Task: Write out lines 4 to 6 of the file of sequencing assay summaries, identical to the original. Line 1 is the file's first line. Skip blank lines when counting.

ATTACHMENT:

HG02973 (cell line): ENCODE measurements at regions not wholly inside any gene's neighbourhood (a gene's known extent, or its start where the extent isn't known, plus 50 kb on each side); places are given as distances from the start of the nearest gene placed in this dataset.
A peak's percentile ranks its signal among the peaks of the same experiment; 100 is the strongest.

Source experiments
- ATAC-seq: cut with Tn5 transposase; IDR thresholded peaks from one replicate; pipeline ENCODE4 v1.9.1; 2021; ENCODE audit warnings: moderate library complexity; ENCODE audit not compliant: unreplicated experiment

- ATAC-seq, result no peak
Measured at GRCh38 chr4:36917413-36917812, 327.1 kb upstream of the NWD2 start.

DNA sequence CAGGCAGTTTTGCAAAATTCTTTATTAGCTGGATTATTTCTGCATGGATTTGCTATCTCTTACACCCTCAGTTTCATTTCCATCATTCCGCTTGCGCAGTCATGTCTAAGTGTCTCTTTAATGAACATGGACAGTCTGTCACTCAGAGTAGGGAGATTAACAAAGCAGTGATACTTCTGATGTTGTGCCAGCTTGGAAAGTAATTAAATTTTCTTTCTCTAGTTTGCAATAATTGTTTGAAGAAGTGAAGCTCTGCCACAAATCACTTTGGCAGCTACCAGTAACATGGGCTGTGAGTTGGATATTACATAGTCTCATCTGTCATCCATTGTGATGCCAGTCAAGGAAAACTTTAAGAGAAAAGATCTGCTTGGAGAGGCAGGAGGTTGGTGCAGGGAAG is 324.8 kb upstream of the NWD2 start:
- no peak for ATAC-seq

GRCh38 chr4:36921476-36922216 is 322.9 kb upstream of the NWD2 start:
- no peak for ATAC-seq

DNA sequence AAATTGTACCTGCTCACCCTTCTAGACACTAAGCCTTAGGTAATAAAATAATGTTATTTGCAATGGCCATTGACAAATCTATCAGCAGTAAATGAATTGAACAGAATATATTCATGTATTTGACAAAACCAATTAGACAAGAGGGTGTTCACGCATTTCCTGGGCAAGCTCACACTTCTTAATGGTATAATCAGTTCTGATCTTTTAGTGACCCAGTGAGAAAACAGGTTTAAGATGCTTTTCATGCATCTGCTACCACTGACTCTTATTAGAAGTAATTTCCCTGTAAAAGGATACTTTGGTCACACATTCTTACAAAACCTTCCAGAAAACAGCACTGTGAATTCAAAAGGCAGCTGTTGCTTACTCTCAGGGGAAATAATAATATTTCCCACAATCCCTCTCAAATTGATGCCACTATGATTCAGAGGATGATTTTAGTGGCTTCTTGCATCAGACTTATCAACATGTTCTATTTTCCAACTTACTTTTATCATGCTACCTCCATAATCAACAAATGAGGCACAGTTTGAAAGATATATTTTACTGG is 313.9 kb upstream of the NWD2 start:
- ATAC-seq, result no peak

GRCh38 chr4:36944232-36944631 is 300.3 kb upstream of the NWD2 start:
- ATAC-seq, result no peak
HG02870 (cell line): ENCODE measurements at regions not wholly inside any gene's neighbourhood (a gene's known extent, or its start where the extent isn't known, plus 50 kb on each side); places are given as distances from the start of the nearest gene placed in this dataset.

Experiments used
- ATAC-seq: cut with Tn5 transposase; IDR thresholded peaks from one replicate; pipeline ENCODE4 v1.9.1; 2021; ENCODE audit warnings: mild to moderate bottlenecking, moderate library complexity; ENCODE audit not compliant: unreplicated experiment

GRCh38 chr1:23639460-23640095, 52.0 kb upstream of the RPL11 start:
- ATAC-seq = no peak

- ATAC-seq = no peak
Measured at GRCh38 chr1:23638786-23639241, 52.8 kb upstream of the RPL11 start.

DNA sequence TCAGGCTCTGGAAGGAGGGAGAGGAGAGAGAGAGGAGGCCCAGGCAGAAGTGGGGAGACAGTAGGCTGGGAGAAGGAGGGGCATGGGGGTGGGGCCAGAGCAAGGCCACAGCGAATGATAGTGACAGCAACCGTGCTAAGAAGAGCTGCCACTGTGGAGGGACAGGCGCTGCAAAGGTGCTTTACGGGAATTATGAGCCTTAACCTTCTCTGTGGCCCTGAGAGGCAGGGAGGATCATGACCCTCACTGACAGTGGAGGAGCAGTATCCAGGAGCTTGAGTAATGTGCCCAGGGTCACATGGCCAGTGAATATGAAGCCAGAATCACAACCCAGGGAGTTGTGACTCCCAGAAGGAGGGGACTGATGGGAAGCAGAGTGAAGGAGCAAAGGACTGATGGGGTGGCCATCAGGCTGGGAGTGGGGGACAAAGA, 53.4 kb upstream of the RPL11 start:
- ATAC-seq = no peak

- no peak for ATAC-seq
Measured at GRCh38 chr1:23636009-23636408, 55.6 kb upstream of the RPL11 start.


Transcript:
- ATAC-seq: cut with Tn5 transposase; IDR thresholded peaks from one replicate; pipeline ENCODE4 v1.9.1; 2021; ENCODE audit warnings: moderate library complexity; ENCODE audit not compliant: unreplicated experiment

- ATAC-seq, result no peak
Measured at GRCh38 chr4:36917413-36917812, 327.1 kb upstream of the NWD2 start.